Thursday 29 September 2016

Big rise in numbers of women aged over 44 seeking crisis pregnancy counselling

Published 29/09/2015 | 02:30

Thinking about reform of the abortion legislation: Niall Behan, chief executive of the Irish Family Planning Association
Thinking about reform of the abortion legislation: Niall Behan, chief executive of the Irish Family Planning Association

More women aged 44 and over are seeking face-to-face pregnancy and post-abortion counselling, it emerged yesterday.

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These middle-aged women accounted for 69 of the 1,300 clients who had counselling at Irish Family Planning Association (IFPA) clinics last year.

This represents a 38pc increase - up from 50 - in 2013. In 2012 they made up just 12 of those counselled, said the annual report.

It said that while an unplanned or crisis pregnancy can happen to a woman at any stage of her life, older women can sometimes be less informed about contraception than younger women.

"This highlights the importance of comprehensive sexual and reproductive health information and services across all age groups," it added.

IFPA counselling director Evelyn Geraghty said the increase in the number of older women accessing pregnancy counselling services needed further research to understand the trend.

The report said 52 of the women and couples counselled had a diagnosis of foetal anomaly in their unborn child.

They made up 4pc of the clients and they increased in number by 26pc since 2013.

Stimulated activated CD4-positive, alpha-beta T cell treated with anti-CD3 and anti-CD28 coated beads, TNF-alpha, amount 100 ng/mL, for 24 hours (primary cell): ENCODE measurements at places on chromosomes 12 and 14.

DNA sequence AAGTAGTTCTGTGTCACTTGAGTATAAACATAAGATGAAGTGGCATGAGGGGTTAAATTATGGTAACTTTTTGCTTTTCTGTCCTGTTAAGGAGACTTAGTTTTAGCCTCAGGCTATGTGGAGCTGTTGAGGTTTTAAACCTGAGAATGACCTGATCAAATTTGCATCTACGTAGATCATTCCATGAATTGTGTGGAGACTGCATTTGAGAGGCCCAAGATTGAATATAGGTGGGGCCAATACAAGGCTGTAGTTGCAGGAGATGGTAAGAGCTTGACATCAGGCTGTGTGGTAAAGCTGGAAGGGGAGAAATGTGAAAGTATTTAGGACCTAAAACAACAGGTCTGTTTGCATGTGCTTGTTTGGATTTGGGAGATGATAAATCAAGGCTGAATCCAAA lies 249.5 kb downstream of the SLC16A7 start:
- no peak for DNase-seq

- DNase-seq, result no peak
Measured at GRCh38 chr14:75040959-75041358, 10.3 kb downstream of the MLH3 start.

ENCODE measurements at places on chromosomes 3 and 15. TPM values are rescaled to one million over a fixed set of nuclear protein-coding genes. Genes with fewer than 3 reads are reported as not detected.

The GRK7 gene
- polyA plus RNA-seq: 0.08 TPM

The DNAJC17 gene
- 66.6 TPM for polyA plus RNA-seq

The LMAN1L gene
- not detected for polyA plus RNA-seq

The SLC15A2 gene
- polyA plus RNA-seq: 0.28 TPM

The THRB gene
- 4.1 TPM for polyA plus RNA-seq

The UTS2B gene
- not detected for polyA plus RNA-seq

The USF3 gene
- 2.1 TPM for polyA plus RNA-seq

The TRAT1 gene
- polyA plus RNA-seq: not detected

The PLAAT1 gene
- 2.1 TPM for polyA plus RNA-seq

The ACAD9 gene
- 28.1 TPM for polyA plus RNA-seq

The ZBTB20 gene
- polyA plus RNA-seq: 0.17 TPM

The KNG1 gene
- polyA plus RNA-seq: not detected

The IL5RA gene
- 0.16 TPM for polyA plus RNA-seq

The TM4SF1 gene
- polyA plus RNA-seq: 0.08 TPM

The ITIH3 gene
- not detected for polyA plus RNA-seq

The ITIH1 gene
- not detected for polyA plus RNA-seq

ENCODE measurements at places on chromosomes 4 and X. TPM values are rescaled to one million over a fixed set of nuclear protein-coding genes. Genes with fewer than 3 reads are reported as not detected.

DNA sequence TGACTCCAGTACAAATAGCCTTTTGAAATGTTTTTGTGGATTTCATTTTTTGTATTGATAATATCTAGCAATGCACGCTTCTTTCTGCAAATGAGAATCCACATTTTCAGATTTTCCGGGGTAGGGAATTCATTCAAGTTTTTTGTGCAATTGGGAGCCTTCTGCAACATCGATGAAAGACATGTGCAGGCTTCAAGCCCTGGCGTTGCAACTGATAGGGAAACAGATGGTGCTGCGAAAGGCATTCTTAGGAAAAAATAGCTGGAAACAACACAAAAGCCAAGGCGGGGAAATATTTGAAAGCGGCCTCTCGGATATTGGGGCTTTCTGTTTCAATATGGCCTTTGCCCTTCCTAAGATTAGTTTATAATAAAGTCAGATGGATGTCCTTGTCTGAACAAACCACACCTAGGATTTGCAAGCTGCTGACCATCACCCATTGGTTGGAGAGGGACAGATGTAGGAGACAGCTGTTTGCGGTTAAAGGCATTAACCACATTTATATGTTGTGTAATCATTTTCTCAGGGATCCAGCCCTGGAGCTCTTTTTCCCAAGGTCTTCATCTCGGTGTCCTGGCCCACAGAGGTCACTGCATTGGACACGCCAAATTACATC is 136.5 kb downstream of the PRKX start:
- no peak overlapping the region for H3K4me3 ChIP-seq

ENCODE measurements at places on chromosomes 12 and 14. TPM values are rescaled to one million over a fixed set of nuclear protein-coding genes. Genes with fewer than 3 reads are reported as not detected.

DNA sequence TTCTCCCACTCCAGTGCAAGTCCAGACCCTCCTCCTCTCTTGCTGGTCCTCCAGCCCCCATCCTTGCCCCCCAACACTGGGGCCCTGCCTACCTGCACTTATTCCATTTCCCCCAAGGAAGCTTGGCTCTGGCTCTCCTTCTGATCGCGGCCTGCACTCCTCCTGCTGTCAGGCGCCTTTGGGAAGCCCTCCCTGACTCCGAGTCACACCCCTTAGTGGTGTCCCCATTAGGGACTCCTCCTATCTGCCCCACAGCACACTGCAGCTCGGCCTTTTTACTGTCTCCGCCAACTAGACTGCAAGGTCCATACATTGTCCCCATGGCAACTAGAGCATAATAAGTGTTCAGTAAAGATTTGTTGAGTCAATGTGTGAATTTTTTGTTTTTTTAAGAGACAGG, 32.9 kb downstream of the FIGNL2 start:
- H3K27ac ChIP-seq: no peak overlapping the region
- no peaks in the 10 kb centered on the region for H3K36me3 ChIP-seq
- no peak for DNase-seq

"Many of these clients were referred by nurses and midwives in maternity hospitals, indicating that our counselling service is trusted by professionals nationwide," it said.

Some 146 migrant women accessed the face-to-face counselling service, making up more one in 10 of the clients.

"Some of these women were unable to travel freely to another State to access abortion services due to travel or visa restrictions," said the report.

"Many had also experienced additional barriers, such as lack of economic resources, language difficulties and lack of familiarity with Irish law.

"These barriers can cause significant delays in accessing abortion services and seriously impact on women's physical and mental health."

Some 44pc of the clients who availed of counselling were aged 25 to 34.

Most attended before the pregnancy had progressed to 13 weeks.

Meanwhile, the agency also provided 577 women, girls and couples with post-abortion counselling.

"Many women attend counselling to express their anger and frustration at being forced to travel to another state to access abortion services," said the report.

"Also, women attend to express their stigma as a result of seek abortion."

IFPA chief executive Niall Behan said: "At a time when a referendum to repeal the Eighth Amendment of the Constitution is likely, we need to start thinking about what kind of reform should take place.

"The IFPA knows from its services that what women need is access to abortion services in Ireland that are dedicated, high quality, and based on international best practice standards," he said.

Whatever reform takes place, it must ensure women's health and well-being, he added.

Irish Independent

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